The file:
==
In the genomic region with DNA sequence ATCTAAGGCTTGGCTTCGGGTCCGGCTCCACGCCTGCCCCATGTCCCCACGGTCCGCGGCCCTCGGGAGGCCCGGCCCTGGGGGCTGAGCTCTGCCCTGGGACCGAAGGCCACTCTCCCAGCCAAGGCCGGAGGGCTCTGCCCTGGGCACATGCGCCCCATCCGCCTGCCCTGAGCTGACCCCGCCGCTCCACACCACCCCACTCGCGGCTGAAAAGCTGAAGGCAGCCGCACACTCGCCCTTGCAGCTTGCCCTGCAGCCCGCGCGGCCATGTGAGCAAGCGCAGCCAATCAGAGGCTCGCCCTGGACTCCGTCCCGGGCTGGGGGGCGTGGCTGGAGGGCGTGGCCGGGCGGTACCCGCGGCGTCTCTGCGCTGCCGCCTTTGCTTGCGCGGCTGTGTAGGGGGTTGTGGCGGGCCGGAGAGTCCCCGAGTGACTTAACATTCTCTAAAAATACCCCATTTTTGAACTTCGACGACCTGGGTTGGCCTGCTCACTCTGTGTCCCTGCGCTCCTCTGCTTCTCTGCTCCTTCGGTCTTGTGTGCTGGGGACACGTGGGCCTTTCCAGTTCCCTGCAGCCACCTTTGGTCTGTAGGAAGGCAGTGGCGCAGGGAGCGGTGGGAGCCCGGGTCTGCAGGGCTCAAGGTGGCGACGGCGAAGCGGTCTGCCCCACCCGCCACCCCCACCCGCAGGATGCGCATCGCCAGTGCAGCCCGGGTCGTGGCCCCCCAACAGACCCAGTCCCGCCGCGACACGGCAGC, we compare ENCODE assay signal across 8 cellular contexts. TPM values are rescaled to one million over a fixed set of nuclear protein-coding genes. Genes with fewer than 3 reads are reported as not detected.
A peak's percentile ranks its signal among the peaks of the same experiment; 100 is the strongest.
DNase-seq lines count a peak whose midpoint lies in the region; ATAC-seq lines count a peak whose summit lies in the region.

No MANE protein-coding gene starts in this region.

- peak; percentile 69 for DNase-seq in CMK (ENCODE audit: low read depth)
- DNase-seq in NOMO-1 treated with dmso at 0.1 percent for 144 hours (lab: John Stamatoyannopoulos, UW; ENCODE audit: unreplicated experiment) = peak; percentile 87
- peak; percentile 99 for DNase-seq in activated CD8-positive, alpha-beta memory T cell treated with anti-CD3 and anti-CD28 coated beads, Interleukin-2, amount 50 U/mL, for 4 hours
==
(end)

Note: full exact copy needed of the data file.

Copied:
In the genomic region with DNA sequence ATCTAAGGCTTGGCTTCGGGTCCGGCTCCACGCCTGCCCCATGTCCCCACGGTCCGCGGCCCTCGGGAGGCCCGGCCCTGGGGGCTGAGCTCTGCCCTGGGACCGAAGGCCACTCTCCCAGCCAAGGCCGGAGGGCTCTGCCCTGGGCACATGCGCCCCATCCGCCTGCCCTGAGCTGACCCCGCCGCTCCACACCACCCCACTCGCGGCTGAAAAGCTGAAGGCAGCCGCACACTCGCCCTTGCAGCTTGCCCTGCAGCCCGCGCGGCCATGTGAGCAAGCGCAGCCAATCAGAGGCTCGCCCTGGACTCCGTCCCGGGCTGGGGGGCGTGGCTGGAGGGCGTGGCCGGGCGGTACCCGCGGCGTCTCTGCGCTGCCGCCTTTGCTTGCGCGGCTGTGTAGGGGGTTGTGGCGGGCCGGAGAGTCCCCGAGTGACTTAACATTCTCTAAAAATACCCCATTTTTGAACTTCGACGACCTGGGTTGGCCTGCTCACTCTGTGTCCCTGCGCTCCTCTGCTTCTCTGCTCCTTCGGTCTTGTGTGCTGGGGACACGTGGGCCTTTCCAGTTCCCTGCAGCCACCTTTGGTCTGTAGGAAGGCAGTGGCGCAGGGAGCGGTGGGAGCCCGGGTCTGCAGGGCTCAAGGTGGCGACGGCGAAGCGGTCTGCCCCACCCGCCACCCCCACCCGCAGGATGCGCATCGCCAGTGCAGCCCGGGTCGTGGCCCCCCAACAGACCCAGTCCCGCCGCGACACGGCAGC, we compare ENCODE assay signal across 8 cellular contexts. TPM values are rescaled to one million over a fixed set of nuclear protein-coding genes. Genes with fewer than 3 reads are reported as not detected.
A peak's percentile ranks its signal among the peaks of the same experiment; 100 is the strongest.
DNase-seq lines count a peak whose midpoint lies in the region; ATAC-seq lines count a peak whose summit lies in the region.

No MANE protein-coding gene starts in this region.

- peak; percentile 69 for DNase-seq in CMK (ENCODE audit: low read depth)
- DNase-seq in NOMO-1 treated with dmso at 0.1 percent for 144 hours (lab: John Stamatoyannopoulos, UW; ENCODE audit: unreplicated experiment) = peak; percentile 87
- peak; percentile 99 for DNase-seq in activated CD8-positive, alpha-beta memory T cell treated with anti-CD3 and anti-CD28 coated beads, Interleukin-2, amount 50 U/mL, for 4 hours